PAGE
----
M.S. in Computer Science

2013 - 2015 University of Utah

M.S. Thesis: Concept Aware Co-occurrence and its Applications

Co-occurrence of a word is a distribution over words that frequently occur in the same context. Words that frequently co-occurr with the word apple may include (orange, banana, iPhone, iPad, CEO, vitamin), and for the word book may include (title, author, reader, page, ink). Co-occurrence is important for modeling language and can be used in NLP applications.

One limitation of co-occurrence is data sparseness: for a majority of pairs, the probability that they co-occur in even a large corpus could be very small or zero. Another limitation of word co-occurrence is its lack of semantics, there is no explicit relationships between words and concepts (e.g. apple can refer to a company or a fruit concept, depending on the context).

Concept co-occurrence distinguishes the co-occurrence for apple-fruit and apple-company, and then leverages instance co-occurrences to learn concept co-occurrences.

Image on the rigth demonstrates how concept-level representation for fruit and company can be obtained from their instance-level representations.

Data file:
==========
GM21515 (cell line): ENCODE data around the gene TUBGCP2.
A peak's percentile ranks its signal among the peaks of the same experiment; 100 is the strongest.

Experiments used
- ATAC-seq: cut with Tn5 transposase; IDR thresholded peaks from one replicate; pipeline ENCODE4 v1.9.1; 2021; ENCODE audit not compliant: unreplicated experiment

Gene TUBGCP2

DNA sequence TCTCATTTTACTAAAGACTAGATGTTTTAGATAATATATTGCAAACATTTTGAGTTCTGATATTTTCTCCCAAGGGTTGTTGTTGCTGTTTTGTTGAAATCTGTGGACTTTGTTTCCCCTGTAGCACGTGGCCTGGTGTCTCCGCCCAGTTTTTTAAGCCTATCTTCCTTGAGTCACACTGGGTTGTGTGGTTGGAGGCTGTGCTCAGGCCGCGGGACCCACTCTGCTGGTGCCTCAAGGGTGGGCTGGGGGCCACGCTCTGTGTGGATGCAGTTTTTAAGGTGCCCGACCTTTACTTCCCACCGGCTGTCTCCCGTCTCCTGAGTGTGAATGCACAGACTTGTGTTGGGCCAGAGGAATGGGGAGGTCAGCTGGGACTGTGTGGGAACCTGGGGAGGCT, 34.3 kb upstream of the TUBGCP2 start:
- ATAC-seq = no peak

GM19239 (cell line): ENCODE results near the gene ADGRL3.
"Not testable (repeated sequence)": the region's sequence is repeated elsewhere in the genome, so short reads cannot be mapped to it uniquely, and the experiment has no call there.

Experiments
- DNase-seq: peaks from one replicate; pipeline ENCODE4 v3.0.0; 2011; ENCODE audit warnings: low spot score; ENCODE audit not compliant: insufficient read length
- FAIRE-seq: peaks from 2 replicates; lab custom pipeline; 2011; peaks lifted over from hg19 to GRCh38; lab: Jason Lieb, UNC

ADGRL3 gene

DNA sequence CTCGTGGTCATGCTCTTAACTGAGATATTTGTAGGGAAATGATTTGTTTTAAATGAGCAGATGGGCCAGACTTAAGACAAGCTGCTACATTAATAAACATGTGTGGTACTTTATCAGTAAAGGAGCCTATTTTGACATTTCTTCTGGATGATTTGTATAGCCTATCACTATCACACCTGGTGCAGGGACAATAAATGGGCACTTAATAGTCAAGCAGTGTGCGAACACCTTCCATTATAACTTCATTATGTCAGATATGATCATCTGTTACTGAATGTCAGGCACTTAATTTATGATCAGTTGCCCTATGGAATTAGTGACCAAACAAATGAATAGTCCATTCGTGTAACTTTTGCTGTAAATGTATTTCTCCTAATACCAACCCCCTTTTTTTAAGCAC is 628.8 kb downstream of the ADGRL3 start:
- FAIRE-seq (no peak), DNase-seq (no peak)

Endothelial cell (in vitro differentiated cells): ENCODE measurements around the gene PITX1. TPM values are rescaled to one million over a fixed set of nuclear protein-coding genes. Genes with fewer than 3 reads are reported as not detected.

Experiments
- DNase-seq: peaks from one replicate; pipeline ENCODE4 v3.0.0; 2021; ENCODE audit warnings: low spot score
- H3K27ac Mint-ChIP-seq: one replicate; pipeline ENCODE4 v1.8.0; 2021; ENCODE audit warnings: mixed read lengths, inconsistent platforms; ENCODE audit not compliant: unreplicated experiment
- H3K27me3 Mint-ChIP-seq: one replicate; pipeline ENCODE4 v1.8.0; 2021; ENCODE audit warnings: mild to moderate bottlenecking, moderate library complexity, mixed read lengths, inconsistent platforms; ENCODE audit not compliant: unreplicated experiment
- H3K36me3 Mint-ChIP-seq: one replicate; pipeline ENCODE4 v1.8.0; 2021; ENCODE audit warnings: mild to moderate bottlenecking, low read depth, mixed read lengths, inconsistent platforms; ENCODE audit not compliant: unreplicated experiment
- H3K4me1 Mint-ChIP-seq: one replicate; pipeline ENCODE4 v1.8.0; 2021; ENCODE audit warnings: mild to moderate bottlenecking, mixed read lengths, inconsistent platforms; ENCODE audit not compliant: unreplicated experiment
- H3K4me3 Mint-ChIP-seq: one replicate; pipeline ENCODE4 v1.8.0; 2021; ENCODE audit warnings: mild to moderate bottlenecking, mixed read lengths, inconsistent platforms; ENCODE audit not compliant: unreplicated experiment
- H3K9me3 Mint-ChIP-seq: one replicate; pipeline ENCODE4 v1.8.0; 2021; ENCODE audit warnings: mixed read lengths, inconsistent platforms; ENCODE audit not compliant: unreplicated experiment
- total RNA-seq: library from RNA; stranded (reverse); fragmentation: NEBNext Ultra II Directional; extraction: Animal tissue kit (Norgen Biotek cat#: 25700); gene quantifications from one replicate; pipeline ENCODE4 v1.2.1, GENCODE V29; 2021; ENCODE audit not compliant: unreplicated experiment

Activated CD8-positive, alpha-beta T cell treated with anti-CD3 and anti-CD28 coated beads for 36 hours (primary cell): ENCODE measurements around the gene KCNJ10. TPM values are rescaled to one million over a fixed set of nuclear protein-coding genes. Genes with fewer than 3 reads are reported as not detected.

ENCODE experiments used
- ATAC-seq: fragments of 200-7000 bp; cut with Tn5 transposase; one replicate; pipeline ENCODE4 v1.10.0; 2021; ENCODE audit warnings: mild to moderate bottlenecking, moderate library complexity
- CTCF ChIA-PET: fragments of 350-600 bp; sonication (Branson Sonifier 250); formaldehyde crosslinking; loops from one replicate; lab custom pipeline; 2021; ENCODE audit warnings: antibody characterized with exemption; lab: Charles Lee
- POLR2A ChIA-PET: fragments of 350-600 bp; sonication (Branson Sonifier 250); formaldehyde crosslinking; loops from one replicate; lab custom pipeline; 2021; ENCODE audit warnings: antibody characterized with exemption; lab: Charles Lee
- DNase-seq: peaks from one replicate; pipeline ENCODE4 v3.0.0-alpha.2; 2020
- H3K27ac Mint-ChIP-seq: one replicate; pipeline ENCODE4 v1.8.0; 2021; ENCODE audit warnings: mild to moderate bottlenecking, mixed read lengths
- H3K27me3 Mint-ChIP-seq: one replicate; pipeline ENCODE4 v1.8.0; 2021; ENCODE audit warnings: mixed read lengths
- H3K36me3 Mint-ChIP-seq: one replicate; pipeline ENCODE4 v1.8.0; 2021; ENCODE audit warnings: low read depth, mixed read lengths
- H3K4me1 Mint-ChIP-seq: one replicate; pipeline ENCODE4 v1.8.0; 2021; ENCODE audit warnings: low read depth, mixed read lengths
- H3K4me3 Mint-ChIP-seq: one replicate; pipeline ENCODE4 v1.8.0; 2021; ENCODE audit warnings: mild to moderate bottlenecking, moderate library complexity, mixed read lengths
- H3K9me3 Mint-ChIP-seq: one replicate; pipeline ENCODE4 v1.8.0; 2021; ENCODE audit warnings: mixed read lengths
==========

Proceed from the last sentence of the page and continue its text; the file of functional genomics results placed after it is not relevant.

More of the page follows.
The process of obtaining concept co-occurrence requires a well-designed NLP pipeline and is computationally intensive: I started with the Common Crawl dataset (more than 2 billion web pages), extracted text from HTML webpages, structured the text by applying tokenization, sentence splitting, POS tagging and dependency parsing, and finnaly extracted the instance and concept co-occurrences. For the instance-concept relations, I used ProBase (Microsot Concept Graph) dataset. I implemented the processing pipeline using Hadoop MapReduce with about 50 machines running for several weeks.

I applied concept co-occurrence to Short Text Understanding problem. I developed a structured prediction model that can segment and disambiguate phrases into concepts with obscure syntax and limited context information.

An output of the model can be seen on the right image, where search queries are first segmented into correct phrases, and then disambiguate with the appropriate concepts.